For all I know, Marco Rubio just might be the Smartest Person in Human History, but when I take a gander at the population that potentially voted him into office, I shudder with something akin to douchechills.
At this point in his career, Rubio has more-or-less the same experience as Barack Obama did when he ran for the Presidency, which is to say, not much, and most of what he does have was gained in the United States Senate, which is about the most ineffectual and effete club of morons I can ever conjure up in my worst nightmares. One hopes that close contact with the likes of John Kerry, Harry Reid, John McCain and Mitch McConnell doesn't result in a form of political leprosy, but I would posit this bit of my own conventional wisdom:
There is a reason why, historically, Americans are reluctant to elevate Senators to the Presidency. Barack Obama and Joe Biden have been prime examples of why this has been true. Marco Rubio, Junior Senator, would be one heartbeat away from the Presidency, and his experience, should something happen to a notional President Romney, will have been in the most dysfunctional deliberative body on Planet Earth. Senators, as a rule, don't do anything -- except talk in circles and pat each other on the back. Senators, as a rule, make lousy executives because theirs is a job that almost never requires anyone to show a positive result.
Senators make rotten presidents because they lack the clarity of purpose, the drive to achieve, the perspective of the common man. The U.S. Senate is sort of like those old gentleman's clubs one often sees lampooned in movies. Stodgy, full of exalted idiots in high-backed leather chairs, smoking cigars and talking about nothing but their own self-professed sense of exceptionalism.
Rubio was only sworn in in January 2011, for the love of all that's holy, and that would give him even less experience in the Senate than Barack Obama had!
Marco Rubio, whatever his virtues, is vulnerable to all the charges Conservatives made against Candidate/President Barack Obama; inexperienced in general, no executive experience in particular, only served as a Junior Senator for a very short time. Marco Rubio may one day be a shining star in the Conservative Galaxy, but at present he is little more than a flashlight.
3. This Demographic Game Has To Stop:
The biggest argument in favor of Rubio is that he promises to deliver Hispanics into the Republican fold. The Republican party has a skewed view of Hispanics which is indicative of some sort of tunnel vision. It is high time someone told the Powers That Be in the Party Hierarchy to stop this incessant wooing of people who, for the most part, wouldn't vote Republican unless doing so won't upset the status quo.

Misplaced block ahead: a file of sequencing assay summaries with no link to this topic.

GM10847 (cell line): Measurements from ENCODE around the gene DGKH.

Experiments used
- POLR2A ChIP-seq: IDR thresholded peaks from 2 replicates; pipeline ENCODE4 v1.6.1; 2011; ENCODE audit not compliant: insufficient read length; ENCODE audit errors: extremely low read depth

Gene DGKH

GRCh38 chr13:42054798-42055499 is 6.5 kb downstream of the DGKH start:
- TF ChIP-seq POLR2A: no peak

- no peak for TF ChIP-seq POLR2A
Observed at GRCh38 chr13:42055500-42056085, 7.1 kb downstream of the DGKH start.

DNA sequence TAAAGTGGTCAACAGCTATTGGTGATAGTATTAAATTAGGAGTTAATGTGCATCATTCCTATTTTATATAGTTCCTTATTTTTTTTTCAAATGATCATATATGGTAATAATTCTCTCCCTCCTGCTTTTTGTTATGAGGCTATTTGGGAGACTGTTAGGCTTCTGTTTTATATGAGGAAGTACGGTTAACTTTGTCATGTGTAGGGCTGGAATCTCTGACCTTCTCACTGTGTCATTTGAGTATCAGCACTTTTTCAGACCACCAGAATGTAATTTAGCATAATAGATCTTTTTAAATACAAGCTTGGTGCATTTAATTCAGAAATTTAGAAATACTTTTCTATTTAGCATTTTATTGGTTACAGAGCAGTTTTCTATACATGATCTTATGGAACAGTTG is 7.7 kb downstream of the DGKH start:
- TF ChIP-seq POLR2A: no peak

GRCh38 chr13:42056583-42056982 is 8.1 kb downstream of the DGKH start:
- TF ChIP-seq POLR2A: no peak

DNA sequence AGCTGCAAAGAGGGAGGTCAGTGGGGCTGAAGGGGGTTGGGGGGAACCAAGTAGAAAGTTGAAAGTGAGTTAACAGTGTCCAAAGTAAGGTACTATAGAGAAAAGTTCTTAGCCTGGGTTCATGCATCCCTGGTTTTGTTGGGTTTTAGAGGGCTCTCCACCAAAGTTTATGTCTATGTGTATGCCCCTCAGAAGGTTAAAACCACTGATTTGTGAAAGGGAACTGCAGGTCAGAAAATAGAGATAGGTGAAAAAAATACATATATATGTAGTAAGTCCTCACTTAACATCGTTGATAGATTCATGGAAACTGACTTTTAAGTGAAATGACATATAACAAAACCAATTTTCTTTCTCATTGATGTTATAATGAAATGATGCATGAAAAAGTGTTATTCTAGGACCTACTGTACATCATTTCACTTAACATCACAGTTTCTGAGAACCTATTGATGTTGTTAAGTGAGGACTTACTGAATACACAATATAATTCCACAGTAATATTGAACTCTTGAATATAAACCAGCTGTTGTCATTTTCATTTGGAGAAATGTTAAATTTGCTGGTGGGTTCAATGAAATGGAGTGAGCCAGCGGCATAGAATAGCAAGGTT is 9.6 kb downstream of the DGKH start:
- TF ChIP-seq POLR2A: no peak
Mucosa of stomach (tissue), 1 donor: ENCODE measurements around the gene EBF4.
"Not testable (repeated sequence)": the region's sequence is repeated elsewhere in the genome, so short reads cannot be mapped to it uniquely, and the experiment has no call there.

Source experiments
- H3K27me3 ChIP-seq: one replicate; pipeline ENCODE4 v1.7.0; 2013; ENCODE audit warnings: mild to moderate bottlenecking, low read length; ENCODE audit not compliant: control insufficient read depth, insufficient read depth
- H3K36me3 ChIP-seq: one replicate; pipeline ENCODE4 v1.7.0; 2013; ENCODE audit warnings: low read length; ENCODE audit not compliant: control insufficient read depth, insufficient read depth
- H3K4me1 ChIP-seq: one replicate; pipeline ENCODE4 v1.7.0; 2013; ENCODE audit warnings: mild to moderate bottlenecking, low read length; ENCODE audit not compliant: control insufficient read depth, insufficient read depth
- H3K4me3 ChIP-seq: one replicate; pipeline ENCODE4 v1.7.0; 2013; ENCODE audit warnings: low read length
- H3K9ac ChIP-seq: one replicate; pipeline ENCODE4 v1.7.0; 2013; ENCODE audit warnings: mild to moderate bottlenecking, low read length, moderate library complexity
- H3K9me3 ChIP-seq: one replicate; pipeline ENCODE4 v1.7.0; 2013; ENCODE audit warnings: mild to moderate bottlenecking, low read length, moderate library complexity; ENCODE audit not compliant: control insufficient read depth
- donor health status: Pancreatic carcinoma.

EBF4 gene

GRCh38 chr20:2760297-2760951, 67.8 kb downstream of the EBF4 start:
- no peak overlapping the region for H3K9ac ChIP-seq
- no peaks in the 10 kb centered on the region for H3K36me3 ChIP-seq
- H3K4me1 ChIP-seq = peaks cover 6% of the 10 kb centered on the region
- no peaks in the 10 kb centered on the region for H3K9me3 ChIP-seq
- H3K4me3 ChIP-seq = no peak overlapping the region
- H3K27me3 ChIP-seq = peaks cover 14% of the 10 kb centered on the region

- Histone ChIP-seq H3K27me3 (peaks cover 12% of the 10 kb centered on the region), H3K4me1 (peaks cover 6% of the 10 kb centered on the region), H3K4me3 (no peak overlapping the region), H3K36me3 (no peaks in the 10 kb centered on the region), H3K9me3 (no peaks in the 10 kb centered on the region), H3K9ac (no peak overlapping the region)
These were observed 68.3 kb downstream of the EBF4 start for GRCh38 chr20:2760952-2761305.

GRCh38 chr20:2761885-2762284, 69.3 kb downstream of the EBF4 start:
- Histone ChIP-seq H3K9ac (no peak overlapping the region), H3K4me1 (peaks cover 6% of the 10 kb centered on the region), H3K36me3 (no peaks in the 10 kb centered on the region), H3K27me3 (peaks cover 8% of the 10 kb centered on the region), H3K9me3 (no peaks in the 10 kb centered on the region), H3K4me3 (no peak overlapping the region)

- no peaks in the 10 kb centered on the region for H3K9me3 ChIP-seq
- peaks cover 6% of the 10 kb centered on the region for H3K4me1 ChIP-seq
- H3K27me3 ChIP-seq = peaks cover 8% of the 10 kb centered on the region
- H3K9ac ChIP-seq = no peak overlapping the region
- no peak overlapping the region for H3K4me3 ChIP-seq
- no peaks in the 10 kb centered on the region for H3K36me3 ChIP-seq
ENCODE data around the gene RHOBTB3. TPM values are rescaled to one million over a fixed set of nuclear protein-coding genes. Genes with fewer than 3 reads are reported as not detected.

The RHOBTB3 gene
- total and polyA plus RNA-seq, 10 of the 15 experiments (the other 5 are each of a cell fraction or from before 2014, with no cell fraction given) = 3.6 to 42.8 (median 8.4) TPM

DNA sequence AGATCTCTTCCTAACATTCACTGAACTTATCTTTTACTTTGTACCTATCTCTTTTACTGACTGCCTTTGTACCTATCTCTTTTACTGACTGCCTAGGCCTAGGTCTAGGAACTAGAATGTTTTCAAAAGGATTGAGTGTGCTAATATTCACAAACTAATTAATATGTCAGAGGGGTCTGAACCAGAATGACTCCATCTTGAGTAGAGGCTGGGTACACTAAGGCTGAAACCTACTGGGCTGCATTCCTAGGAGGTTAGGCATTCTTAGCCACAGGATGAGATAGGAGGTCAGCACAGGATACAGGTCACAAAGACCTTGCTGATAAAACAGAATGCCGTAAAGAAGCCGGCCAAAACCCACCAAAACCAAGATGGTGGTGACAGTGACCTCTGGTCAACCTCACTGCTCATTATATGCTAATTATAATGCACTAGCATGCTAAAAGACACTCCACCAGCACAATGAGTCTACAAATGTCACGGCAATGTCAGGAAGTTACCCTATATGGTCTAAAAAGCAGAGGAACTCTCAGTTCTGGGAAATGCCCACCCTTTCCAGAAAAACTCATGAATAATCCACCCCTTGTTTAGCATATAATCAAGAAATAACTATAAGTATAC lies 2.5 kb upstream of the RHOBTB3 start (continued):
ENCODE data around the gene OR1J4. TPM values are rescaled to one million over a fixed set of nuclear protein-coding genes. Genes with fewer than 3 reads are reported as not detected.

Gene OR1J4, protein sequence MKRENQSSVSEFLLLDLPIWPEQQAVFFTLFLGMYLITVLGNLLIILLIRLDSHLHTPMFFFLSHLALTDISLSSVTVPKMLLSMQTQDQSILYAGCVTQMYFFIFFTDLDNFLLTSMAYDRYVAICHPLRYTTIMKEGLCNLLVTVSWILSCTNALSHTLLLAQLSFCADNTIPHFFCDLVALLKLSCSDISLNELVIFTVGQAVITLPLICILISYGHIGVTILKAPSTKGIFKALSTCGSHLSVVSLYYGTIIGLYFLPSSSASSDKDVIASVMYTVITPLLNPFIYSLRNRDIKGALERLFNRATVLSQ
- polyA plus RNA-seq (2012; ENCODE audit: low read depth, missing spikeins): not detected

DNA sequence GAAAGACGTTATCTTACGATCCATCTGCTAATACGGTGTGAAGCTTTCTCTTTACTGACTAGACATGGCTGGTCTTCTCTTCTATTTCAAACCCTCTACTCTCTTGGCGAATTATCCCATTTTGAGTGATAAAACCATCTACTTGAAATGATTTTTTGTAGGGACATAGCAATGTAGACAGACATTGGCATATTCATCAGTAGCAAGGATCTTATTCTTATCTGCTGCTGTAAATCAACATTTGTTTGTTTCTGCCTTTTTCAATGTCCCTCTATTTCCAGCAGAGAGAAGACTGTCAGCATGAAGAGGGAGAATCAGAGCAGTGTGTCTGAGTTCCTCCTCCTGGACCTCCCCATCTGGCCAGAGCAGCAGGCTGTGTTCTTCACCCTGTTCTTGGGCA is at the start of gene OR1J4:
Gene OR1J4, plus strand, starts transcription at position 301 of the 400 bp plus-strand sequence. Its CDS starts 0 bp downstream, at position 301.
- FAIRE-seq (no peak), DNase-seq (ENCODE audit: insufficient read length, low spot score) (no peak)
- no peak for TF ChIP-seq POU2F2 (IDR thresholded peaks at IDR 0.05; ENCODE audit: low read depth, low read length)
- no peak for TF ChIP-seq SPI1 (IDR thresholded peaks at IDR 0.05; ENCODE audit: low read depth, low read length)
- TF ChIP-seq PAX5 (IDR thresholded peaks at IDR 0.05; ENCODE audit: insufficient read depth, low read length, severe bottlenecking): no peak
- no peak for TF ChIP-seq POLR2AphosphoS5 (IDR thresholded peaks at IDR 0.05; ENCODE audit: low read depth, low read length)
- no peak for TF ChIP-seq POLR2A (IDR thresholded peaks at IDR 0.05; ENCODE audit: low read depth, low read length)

That Status Quo, for the moment, means uninterrupted illegal immigration. It means bi-lingual education for those illegal immigrant's children. It means anchor babies, food stamps, welfare transfer payments, and above all, that federal law will never, ever be enforced when it comes to an Hispanic.
There is a gross misunderstanding about Hispanics in the Republican camps which is both disturbing and bewildering, and is a solid indication that the party hierarchy hasn't clue-fucking-one that in trying to woo Hispanics the party is simultaneously undermining it's own reasons for existence. The "conventional wisdom: is that Hispanics are, by-and-large, Family-Values types people who agree with the Extreme Right on matters of Abortion and Religion. This is largely true. However, the people who make this case forget the coin has two sides.
The other side is that Hispanics, by-and-large, unless they have actually earned something they'd like to keep, are perfectly happy to live off the welfare state for as long as is humanly possible, or flout the law so long as it carries no penalty. The people who have forgotten the Coin-has-two-sides dialectic have also made the mistake of lumping Hispanics together into one, great, amorphous blob, hardly making an effort to find out what it is that specific sub-groups actually think, nor making an effort to reconcile or modify some of their more stupid policies regarding Hispanics. here's an example:
If you're Cuban, and manage to ride a leaky inner tube the 90 miles from that Island to Key West, and make it ashore without being picked up by the Coast Guard, you are automatically given political asylum, and fast-tracked on your way to American Citizenship, should you want it.
If you're a Mexican or Salvadoran, and you manage to float across the Rio Grande in the dead of night, you can look forward to a new life in your adopted country which consists mostly of having to stay below the radar, in constant fear of deportation.
In either case, there's still a powerful Republican constituency behind all immigration issues, one that favors Cubans as a left-over of the Cold War, and one that favors illegal immigrants being forced to live anonymously and poor because Bob's Pool Cleaning Service, or Chuck's Landscaping doesn't want to pay an American a minimum wage plus benefits.